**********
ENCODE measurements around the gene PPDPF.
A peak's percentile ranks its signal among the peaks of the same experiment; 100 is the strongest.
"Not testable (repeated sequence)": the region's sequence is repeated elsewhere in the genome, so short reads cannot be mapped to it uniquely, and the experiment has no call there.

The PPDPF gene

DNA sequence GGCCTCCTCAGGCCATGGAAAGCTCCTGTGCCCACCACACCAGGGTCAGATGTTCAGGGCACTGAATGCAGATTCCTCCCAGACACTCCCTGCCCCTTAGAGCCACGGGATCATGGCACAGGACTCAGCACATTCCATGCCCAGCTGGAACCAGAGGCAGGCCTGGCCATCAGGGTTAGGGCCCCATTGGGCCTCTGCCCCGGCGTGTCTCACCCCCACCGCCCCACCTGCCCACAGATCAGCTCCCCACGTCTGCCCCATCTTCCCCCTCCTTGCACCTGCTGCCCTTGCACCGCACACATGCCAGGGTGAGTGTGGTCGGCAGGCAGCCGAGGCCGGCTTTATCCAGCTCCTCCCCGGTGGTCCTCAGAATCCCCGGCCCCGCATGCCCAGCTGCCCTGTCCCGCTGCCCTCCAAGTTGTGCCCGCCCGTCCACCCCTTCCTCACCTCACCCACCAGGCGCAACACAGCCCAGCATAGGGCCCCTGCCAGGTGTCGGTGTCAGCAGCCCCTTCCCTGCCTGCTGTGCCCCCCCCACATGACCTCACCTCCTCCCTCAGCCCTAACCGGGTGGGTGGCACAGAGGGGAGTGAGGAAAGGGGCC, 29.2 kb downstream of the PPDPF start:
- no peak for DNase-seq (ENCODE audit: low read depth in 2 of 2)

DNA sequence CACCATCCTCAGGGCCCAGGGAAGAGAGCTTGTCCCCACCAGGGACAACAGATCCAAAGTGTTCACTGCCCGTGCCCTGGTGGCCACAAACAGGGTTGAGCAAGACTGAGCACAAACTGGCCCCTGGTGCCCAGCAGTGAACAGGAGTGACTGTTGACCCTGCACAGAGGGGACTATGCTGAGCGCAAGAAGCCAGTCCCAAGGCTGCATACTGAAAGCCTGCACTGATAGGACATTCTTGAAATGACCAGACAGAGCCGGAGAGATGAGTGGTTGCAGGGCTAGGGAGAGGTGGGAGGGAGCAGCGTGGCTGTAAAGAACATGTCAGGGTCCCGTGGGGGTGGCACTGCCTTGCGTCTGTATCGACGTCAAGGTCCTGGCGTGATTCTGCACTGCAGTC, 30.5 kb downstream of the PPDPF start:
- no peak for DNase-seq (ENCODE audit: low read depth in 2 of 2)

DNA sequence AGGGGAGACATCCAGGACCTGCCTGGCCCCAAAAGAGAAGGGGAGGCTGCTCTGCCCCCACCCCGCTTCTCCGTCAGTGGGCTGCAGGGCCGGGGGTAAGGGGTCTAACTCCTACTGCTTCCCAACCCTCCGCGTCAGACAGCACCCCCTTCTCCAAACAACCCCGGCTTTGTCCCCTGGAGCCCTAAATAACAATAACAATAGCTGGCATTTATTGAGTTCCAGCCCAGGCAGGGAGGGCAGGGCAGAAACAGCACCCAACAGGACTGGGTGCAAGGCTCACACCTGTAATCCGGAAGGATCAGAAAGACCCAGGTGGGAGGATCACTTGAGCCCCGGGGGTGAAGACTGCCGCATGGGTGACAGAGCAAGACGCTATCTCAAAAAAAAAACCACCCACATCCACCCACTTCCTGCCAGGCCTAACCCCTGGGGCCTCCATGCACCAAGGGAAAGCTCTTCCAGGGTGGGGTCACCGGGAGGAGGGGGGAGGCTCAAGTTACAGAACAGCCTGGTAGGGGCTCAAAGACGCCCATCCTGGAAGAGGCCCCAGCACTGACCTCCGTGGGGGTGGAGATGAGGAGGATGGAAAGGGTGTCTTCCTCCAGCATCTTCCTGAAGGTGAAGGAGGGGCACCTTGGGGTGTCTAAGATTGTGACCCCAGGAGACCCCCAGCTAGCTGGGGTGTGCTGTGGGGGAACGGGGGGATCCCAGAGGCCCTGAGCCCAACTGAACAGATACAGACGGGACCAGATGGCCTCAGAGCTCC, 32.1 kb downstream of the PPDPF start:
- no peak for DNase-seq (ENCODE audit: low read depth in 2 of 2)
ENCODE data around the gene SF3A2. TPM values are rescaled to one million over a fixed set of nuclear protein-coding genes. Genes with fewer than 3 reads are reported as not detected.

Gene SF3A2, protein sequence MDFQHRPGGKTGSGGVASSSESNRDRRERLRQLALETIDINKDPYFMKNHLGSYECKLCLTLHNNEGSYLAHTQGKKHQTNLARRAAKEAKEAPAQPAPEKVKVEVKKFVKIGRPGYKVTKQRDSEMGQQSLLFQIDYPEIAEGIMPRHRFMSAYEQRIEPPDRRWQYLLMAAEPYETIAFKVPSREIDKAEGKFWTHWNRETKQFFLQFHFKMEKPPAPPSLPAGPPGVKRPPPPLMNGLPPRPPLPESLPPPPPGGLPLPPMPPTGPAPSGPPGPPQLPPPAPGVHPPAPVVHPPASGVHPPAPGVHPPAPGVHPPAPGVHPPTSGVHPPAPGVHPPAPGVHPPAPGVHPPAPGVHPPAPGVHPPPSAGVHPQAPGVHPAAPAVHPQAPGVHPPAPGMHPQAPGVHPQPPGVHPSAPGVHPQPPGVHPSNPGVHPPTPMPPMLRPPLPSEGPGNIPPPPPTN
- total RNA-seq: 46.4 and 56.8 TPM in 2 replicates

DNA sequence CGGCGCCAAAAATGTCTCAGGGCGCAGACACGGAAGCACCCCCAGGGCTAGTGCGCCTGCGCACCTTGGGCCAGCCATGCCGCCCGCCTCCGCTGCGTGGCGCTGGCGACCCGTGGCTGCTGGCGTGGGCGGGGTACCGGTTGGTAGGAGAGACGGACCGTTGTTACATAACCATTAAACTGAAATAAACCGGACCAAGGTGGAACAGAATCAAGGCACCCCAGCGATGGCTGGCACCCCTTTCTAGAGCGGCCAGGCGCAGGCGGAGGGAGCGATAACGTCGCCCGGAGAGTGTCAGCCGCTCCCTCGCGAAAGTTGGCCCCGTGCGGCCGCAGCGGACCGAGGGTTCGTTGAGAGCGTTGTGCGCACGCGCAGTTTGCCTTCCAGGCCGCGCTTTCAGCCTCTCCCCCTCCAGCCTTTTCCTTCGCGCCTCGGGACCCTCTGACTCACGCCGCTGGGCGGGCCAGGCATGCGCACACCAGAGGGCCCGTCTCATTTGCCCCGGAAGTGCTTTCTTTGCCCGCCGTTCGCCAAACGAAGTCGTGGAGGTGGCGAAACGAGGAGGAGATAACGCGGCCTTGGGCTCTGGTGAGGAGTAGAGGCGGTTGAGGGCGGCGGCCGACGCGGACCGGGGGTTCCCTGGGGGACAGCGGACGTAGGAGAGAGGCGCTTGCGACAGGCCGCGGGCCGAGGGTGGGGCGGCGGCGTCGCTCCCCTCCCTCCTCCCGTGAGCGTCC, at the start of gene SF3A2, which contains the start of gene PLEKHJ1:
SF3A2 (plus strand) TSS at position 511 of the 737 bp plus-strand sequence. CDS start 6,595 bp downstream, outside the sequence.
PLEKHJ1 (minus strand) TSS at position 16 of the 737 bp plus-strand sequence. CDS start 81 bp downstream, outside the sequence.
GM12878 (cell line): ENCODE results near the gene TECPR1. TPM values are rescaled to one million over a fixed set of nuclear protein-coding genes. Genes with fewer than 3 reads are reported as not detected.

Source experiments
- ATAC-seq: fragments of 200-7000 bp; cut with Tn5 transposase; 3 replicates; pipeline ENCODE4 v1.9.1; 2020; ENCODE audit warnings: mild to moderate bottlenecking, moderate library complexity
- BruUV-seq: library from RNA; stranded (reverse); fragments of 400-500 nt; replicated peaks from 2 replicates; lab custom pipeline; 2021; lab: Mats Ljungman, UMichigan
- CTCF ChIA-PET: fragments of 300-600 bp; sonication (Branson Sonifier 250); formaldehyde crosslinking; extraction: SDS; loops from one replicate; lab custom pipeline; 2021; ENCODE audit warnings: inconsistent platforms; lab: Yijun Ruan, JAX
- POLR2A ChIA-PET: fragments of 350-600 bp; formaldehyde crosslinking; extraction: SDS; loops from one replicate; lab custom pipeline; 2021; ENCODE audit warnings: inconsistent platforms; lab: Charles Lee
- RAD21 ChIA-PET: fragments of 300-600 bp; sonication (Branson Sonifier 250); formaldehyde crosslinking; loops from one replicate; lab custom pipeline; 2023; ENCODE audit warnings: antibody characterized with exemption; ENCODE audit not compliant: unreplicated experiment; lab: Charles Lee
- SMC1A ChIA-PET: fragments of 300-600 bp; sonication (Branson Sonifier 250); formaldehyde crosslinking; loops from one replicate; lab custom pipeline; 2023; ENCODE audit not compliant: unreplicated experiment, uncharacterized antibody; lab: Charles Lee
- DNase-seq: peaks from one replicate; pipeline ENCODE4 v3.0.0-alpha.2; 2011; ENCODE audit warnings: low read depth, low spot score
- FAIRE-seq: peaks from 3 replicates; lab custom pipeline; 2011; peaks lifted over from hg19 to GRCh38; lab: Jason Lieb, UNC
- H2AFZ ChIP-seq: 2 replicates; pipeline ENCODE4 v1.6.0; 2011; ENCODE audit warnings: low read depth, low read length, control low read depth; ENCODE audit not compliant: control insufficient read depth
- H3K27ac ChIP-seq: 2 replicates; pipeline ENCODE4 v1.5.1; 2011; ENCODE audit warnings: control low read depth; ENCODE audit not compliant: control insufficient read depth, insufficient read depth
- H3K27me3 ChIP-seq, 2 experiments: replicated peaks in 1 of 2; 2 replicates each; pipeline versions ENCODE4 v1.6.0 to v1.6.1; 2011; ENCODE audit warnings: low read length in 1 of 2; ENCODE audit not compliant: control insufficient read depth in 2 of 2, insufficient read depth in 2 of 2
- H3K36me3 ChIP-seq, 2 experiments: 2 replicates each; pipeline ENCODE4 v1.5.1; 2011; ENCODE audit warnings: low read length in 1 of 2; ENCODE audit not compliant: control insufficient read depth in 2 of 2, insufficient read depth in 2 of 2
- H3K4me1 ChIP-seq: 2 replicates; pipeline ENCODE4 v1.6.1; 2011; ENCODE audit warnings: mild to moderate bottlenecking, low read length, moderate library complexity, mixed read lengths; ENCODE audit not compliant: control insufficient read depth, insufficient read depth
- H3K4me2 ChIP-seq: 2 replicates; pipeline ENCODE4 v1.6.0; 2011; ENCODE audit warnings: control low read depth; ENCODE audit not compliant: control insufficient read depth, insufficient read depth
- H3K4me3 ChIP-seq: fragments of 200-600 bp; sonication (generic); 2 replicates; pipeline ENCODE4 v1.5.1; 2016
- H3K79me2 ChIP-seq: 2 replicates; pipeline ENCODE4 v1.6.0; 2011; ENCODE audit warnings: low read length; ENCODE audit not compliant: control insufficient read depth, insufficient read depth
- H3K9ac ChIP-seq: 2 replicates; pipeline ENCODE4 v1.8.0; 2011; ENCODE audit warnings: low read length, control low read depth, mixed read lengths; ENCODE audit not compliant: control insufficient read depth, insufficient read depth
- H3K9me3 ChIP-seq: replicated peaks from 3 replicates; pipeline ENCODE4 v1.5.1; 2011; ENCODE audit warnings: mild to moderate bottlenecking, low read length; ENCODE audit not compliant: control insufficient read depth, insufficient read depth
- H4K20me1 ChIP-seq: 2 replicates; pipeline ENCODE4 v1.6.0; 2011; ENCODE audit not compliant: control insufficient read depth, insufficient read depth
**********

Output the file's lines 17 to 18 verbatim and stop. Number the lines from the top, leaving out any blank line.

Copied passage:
GM12878 (cell line): ENCODE results near the gene TECPR1. TPM values are rescaled to one million over a fixed set of nuclear protein-coding genes. Genes with fewer than 3 reads are reported as not detected.

Source experiments